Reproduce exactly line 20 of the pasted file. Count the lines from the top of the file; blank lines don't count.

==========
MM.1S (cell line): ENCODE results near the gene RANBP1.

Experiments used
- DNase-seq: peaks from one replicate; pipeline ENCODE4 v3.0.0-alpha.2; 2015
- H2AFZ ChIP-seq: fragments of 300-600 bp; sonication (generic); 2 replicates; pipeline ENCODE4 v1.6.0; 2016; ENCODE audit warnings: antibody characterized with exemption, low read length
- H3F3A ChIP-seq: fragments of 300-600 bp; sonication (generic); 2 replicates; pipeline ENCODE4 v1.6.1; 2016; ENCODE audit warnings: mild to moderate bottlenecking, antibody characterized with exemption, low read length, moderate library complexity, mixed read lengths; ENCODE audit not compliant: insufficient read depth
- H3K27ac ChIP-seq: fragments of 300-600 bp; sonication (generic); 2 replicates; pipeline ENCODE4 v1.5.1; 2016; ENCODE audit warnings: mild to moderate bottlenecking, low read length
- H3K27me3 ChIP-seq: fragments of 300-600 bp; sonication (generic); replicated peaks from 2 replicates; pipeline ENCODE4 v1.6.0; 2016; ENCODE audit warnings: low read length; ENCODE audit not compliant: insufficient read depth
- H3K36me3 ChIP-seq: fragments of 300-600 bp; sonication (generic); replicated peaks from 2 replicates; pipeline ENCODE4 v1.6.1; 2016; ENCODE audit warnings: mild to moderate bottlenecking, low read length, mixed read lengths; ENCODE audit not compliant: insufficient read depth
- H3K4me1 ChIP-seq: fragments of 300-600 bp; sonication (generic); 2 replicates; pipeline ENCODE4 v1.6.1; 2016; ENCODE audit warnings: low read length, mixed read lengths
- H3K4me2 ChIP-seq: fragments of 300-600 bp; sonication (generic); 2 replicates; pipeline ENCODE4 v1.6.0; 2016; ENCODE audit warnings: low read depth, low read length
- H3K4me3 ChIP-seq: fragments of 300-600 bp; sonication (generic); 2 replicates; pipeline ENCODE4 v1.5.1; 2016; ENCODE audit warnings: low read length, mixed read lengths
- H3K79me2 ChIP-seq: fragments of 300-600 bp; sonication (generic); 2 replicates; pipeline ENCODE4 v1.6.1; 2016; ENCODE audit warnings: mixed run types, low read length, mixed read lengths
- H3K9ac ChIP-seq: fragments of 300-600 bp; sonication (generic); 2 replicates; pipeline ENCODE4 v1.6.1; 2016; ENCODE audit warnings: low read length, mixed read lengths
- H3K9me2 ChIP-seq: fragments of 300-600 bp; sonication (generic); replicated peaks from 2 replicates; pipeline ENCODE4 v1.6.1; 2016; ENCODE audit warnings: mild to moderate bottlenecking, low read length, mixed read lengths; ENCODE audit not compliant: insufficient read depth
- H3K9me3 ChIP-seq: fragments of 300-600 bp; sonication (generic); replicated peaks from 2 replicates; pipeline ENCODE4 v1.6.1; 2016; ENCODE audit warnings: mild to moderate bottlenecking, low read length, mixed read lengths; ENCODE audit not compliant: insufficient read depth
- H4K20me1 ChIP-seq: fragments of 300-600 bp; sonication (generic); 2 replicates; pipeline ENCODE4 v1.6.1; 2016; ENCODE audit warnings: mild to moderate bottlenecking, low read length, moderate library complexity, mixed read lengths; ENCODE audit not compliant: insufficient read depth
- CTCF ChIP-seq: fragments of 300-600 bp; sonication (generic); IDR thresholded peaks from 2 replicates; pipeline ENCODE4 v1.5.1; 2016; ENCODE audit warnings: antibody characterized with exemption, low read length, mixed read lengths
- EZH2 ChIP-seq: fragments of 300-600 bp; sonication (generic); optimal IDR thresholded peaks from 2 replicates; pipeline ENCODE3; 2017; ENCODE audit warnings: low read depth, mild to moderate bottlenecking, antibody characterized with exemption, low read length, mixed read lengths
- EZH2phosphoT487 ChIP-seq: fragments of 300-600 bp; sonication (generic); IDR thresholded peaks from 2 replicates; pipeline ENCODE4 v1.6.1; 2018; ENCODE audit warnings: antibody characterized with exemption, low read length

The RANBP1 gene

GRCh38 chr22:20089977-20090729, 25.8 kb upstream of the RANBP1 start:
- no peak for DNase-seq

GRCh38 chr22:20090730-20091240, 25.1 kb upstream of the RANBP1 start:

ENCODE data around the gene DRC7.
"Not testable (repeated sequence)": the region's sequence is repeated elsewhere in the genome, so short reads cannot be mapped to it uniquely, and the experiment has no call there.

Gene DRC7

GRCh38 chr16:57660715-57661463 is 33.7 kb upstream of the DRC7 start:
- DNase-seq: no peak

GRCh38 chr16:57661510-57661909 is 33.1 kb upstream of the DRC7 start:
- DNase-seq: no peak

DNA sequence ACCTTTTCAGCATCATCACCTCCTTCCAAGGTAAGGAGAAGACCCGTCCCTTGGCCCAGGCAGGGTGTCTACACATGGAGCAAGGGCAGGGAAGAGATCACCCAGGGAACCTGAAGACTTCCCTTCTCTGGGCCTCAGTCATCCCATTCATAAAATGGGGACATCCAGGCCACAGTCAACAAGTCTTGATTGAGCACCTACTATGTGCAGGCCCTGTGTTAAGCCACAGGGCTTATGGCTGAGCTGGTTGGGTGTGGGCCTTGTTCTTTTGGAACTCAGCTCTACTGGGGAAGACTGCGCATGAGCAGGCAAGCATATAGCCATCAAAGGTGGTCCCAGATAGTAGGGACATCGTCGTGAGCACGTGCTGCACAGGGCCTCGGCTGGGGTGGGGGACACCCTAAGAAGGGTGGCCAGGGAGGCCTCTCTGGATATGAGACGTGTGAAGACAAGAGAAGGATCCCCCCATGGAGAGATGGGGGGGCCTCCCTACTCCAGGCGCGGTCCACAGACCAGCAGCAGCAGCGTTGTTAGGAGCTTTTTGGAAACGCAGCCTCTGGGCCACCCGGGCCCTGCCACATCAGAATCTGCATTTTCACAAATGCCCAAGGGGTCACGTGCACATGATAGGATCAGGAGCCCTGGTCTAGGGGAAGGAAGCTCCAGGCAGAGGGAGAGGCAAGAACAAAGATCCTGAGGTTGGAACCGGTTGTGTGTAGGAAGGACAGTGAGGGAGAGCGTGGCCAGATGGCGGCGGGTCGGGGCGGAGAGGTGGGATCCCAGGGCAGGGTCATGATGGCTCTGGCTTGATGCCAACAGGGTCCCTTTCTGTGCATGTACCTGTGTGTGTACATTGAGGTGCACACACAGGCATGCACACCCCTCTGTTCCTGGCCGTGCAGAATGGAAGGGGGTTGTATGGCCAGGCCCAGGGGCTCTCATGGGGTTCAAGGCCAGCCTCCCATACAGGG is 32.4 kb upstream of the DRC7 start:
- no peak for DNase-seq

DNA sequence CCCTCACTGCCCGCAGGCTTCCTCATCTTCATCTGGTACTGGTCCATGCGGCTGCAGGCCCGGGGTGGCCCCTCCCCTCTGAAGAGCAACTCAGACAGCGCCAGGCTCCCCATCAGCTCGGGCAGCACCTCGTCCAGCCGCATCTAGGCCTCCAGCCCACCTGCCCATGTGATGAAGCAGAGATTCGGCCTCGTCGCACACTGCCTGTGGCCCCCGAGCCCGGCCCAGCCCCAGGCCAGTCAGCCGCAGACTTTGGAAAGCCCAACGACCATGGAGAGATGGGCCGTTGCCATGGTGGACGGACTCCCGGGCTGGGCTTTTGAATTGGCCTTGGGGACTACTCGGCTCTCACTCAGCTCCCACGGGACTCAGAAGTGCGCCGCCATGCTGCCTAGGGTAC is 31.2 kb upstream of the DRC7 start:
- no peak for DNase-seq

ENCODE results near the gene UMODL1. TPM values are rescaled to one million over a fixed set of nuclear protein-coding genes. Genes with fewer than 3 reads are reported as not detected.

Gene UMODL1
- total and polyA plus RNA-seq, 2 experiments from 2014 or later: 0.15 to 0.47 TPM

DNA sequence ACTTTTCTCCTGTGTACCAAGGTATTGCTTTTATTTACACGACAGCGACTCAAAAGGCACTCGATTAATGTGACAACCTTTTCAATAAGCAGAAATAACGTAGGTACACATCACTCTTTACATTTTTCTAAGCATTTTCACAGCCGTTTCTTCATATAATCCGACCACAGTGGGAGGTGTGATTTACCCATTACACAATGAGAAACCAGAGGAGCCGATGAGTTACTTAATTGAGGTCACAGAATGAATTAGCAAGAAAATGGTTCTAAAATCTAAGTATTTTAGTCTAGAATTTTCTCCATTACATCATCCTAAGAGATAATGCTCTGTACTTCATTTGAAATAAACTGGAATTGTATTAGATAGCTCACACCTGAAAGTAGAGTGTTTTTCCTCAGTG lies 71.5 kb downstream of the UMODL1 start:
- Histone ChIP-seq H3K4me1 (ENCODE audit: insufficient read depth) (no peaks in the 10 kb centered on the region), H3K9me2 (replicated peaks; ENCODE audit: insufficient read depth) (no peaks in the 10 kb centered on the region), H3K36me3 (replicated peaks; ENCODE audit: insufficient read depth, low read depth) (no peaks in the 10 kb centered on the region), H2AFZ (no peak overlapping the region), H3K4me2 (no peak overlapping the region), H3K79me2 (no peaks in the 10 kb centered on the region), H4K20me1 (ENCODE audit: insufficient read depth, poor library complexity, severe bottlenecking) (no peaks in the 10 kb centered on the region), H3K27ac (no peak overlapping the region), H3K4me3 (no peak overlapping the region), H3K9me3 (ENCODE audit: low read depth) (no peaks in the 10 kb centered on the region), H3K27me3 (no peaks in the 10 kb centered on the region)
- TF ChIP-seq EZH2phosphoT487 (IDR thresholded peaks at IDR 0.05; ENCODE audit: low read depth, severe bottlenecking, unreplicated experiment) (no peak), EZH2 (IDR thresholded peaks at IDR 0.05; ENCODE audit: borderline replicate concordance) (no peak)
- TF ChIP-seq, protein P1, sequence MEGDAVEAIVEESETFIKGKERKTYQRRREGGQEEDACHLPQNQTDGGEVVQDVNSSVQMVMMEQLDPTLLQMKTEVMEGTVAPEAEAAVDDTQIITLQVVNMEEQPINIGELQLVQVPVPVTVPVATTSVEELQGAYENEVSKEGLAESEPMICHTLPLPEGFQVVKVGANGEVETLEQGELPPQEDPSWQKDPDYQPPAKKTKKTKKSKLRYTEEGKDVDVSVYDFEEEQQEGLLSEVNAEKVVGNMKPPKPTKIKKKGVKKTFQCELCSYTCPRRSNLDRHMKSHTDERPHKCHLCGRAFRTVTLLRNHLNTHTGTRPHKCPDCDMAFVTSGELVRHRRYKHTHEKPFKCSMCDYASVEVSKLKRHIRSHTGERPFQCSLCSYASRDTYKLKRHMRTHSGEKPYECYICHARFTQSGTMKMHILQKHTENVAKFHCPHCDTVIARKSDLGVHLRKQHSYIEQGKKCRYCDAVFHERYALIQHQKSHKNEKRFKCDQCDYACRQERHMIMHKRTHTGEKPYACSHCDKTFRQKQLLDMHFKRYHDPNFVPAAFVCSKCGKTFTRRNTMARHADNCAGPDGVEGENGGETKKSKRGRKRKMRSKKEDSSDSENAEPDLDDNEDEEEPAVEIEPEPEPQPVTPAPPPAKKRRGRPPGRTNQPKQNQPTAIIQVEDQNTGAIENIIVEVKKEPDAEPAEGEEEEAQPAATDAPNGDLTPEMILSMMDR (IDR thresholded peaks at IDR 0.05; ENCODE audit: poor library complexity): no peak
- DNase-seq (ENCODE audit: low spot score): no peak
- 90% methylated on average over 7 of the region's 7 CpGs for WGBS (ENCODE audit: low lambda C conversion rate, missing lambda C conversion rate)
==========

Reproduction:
The RANBP1 gene